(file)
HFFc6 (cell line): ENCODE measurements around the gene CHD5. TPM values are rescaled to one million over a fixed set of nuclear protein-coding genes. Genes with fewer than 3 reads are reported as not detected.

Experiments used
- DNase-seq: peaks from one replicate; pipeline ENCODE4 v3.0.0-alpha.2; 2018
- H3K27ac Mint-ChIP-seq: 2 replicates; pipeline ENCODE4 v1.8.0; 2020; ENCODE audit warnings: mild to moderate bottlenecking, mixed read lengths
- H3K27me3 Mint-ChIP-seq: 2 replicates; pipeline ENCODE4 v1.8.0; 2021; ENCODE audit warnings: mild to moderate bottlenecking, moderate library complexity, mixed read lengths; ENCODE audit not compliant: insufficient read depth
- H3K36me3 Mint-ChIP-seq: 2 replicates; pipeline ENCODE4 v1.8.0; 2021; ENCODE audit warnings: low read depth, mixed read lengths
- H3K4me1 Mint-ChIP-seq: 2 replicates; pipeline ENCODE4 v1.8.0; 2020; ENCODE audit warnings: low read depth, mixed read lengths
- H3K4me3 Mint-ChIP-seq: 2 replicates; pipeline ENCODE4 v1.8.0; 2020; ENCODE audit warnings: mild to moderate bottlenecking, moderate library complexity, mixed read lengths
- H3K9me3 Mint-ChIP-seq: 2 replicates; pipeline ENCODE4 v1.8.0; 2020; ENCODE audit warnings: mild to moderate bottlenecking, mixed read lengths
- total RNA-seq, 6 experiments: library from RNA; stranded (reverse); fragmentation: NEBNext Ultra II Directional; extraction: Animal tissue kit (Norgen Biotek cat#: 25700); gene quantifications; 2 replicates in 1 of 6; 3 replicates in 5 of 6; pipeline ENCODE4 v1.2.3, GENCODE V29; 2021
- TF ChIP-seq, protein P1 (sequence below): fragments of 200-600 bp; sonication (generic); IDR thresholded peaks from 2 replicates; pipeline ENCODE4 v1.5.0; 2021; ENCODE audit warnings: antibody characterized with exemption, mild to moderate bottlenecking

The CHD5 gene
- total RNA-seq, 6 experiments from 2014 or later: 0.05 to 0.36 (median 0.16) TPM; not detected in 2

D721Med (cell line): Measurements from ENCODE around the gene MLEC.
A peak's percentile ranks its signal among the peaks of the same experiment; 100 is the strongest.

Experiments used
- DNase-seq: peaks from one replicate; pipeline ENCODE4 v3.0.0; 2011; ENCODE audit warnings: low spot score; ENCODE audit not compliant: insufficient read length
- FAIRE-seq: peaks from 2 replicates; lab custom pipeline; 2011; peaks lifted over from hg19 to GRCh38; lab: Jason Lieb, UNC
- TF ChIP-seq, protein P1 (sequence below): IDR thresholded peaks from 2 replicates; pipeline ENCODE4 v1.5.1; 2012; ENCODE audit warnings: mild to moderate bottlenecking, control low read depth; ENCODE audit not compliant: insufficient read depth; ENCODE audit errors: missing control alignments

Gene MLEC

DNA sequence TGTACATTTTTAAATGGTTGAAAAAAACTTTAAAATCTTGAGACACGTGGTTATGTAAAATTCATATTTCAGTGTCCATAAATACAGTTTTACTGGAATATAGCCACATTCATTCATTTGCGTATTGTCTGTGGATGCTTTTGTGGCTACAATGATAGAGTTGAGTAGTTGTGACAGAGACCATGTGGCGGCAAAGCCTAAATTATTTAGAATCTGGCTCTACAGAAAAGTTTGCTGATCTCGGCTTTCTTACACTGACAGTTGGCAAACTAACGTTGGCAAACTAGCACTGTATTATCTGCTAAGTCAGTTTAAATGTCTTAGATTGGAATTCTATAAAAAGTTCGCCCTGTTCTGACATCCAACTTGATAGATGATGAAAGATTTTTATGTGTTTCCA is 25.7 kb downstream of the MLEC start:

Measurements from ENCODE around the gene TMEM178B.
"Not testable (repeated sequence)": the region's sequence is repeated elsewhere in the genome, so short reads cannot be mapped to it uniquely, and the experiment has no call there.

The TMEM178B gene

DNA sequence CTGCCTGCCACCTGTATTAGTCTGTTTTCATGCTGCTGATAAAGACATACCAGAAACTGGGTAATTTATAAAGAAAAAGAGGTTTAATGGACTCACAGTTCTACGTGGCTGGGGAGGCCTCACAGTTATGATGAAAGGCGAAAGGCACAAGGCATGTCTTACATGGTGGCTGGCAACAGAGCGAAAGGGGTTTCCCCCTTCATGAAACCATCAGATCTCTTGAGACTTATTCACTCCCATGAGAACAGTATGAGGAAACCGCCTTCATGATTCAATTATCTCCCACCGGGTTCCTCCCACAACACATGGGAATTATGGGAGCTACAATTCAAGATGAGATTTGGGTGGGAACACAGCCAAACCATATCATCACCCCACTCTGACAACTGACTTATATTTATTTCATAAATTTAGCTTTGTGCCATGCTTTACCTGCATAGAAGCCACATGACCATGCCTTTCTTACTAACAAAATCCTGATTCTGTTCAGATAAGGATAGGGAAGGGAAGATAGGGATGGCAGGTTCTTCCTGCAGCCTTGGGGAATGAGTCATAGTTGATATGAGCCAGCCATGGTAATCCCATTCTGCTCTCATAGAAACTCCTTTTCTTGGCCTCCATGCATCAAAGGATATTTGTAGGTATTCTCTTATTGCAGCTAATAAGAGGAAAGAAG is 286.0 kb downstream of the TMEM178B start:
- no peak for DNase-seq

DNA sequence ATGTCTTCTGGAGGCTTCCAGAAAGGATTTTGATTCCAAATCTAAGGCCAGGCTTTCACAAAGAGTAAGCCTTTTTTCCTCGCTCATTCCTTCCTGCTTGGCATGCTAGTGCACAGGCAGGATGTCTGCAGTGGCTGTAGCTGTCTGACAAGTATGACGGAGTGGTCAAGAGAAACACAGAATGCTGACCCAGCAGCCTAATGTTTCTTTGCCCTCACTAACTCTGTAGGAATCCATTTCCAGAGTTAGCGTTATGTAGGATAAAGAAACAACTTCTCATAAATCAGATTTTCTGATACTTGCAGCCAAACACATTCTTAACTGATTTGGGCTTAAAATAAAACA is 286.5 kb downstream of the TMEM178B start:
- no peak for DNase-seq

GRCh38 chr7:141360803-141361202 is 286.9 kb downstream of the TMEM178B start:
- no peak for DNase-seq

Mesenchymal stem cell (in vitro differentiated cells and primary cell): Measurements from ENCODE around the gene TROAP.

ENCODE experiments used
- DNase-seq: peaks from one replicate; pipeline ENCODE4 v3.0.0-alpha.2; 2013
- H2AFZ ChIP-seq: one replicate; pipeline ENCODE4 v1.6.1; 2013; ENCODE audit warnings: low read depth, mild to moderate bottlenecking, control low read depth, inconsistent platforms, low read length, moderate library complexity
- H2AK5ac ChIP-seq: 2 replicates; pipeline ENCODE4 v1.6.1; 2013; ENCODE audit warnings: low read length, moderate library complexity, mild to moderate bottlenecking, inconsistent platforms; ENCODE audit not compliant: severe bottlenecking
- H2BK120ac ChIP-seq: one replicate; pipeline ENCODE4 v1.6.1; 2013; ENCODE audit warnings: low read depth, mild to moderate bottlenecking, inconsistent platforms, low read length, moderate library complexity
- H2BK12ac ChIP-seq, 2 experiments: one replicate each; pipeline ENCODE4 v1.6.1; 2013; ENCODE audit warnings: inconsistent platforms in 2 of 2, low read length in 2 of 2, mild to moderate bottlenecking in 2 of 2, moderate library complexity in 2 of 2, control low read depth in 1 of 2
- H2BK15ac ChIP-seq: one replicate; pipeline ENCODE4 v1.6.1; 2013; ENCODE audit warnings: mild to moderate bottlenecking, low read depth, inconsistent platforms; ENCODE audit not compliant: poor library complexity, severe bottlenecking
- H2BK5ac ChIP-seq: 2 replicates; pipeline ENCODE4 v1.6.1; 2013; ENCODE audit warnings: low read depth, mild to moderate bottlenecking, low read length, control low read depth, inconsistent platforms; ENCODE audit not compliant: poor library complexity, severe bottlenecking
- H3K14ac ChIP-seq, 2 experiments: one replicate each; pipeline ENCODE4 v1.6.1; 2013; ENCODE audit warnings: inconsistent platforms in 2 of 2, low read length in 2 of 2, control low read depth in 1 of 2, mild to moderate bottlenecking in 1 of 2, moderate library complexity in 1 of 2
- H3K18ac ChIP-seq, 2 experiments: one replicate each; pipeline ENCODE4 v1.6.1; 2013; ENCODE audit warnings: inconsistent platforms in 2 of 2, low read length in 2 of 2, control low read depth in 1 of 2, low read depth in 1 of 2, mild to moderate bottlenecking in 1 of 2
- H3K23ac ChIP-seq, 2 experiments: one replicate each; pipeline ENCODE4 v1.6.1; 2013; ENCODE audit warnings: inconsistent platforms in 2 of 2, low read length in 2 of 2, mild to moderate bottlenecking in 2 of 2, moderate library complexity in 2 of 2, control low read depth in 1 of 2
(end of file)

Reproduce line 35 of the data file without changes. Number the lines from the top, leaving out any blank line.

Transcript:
- H2AK5ac ChIP-seq: 2 replicates; pipeline ENCODE4 v1.6.1; 2013; ENCODE audit warnings: low read length, moderate library complexity, mild to moderate bottlenecking, inconsistent platforms; ENCODE audit not compliant: severe bottlenecking